Along the way, Australia has also made its greatest contribution to deterring unwanted arrivals, creating the most ruthless, tropical detention network for individuals who, unblessed by paperwork, arrive by boat with the aid of people traffickers and are duly told they will never settle in Australia.  These “unlawful” arrivals – language itself in contravention of the UN Refugee Convention – are duly passed on the refugee camp conveyor belt, where they face ruination, despair and sadistic prison wardens.  To Manus Island or Nauru they go, awaiting settlement in another country.

In 2013, New Zealand offered some mitigation to these ghastly conditions.  Australia might have expressed no interest in resettling such arrivals, but New Zealand did.  Thus, that great tradition of outsourcing obligations and responsibilities was continued, with Australia preferring to let others do the heavy lifting.

That agreement involved Australia’s neighbour accepting 150 of its annual intake of refugees from Australian detention centres.  But the fall of the Labor government, and the coming to power of a conservative Coalition crazed by “turning back the boats”, all but killed the arrangement.

This did not stop other inglorious attempts on Canberra’s part to abdicate human rights responsibilities with the connivance of other countries.  In 2014, a resettlement deal was struck with Cambodia costing in the order of AU$55 million.  Unsurprisingly, only a few refugees availed themselves of this less than impressive arrangement.  The next year, Australia tried, in vain, to coax the Philippines with an offer worth AU$150 million.

The 2016 agreement with the United States, hammered out in the last days of the Obama administration, was seen as a diplomatic coup, obliging Washington to take between 1,250 to 2,000 refugees.  All would be subject to stringent US vetting.  Australia, in turn, would accept a much smaller complement of refugees from Central America.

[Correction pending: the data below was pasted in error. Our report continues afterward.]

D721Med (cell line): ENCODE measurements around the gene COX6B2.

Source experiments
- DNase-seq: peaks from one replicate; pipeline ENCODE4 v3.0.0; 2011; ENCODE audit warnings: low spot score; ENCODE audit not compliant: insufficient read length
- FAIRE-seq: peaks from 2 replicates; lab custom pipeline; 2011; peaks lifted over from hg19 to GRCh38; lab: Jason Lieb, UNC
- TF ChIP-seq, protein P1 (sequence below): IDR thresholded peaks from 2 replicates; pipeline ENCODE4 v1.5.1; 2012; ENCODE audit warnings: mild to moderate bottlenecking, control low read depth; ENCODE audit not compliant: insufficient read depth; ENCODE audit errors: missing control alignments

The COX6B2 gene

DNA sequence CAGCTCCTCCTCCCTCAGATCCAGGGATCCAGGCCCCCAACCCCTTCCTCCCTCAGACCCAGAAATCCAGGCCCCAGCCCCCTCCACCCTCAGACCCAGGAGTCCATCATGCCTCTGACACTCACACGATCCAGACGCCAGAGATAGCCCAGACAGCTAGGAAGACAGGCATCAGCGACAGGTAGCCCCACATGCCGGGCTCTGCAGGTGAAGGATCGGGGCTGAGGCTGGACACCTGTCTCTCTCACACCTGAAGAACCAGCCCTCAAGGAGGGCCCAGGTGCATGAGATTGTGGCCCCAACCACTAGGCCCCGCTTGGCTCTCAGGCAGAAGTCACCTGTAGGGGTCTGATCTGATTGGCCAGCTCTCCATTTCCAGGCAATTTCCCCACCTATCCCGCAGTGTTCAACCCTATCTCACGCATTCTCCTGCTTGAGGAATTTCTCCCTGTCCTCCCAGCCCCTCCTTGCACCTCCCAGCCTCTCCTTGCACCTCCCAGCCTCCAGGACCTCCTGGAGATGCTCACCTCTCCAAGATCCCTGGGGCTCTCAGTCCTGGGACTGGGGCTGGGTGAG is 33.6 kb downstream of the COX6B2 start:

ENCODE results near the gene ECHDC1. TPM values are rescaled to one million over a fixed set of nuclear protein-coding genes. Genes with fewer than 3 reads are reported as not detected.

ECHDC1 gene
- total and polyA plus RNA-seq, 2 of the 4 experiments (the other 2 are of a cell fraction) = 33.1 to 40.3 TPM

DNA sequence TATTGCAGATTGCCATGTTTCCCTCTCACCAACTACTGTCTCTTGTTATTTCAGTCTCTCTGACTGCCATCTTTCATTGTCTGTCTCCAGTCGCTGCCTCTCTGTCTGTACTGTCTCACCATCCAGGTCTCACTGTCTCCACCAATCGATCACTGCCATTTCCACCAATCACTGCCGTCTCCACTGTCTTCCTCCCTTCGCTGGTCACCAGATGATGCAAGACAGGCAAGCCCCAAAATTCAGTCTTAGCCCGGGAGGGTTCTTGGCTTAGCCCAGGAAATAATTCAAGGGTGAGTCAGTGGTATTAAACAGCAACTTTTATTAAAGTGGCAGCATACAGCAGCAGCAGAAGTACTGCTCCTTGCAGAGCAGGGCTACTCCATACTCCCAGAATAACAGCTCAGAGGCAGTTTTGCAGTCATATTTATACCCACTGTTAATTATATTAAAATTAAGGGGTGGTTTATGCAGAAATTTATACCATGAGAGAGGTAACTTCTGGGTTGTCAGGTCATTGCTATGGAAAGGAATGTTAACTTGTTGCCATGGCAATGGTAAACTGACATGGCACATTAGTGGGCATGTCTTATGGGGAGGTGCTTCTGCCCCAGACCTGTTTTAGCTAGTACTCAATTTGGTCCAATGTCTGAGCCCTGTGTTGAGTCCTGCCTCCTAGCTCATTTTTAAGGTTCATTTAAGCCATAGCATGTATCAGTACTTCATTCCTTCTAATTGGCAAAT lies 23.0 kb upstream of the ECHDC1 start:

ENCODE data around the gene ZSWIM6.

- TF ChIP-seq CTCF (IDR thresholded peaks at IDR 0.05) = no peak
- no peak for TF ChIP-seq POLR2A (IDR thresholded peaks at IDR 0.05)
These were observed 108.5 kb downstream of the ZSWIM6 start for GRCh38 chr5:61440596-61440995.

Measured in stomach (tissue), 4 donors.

These arrangements, with much justification, were rubbished by the newly arrived President Donald J. Trump.  In a now notorious phone call between Trump and Australian Prime Minister Malcolm Turnbull, the President suggested that this “stupid deal” might facilitate the import of terrorists into the United States.  “I do not want to have more San Bernadinos or World Trade Centres.  I could name 30 others, but I do not have enough time.”

In another action that could only be seen as ingratiating, Australia agreed, in 2017, to resettle 17 Cubans who were found desperately clinging to a lighthouse off the Florida Keys.  The pattern here should be obvious: Australia will do everything it can to evade, circumvent and subvert a refugee processing scheme that is humane and generous.

Under the current, revived understanding, New Zealand will accept 150 refugees from Australia each year for three years, but only those who are already in detention.  Canberra has made it clear that the deal will not apply to those subsequently making an effort to travel to Australia by sea.  “Australia remains firm,” stated Home Affairs Minister Karen Andrews, “illegal maritime arrivals will not settle here permanently.  Anyone who attempts to breach our borders will be turned back or sent to Nauru.”

Another nasty proviso is also applicable.  Those refugees resettled in New Zealand will be looked at as a special category should they wish to enter Australia.  According to the Australian Department of Home Affairs, they will be allowed “to apply for visas to enter Australia on a short-term or temporary stay basis only”. This would also apply even after the grant of New Zealand citizenship.